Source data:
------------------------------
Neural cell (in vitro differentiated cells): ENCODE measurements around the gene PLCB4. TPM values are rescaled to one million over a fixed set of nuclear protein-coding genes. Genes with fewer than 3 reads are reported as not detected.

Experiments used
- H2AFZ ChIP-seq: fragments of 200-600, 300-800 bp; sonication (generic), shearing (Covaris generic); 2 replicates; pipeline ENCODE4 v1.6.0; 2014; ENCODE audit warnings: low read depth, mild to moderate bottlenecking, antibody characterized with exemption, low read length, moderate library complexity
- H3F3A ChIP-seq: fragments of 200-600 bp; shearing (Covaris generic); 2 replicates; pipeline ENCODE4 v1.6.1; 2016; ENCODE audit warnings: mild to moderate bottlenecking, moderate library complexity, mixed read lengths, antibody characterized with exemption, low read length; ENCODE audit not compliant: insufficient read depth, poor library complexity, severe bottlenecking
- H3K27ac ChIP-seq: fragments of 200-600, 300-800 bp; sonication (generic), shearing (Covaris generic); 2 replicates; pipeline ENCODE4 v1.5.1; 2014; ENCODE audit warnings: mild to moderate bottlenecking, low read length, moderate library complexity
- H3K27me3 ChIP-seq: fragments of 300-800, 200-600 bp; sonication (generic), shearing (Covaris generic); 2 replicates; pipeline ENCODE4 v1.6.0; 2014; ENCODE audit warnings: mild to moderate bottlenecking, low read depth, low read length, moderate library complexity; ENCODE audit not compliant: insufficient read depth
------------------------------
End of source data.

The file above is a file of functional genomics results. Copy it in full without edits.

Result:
Neural cell (in vitro differentiated cells): ENCODE measurements around the gene PLCB4. TPM values are rescaled to one million over a fixed set of nuclear protein-coding genes. Genes with fewer than 3 reads are reported as not detected.

Experiments used
- H2AFZ ChIP-seq: fragments of 200-600, 300-800 bp; sonication (generic), shearing (Covaris generic); 2 replicates; pipeline ENCODE4 v1.6.0; 2014; ENCODE audit warnings: low read depth, mild to moderate bottlenecking, antibody characterized with exemption, low read length, moderate library complexity
- H3F3A ChIP-seq: fragments of 200-600 bp; shearing (Covaris generic); 2 replicates; pipeline ENCODE4 v1.6.1; 2016; ENCODE audit warnings: mild to moderate bottlenecking, moderate library complexity, mixed read lengths, antibody characterized with exemption, low read length; ENCODE audit not compliant: insufficient read depth, poor library complexity, severe bottlenecking
- H3K27ac ChIP-seq: fragments of 200-600, 300-800 bp; sonication (generic), shearing (Covaris generic); 2 replicates; pipeline ENCODE4 v1.5.1; 2014; ENCODE audit warnings: mild to moderate bottlenecking, low read length, moderate library complexity
- H3K27me3 ChIP-seq: fragments of 300-800, 200-600 bp; sonication (generic), shearing (Covaris generic); 2 replicates; pipeline ENCODE4 v1.6.0; 2014; ENCODE audit warnings: mild to moderate bottlenecking, low read depth, low read length, moderate library complexity; ENCODE audit not compliant: insufficient read depth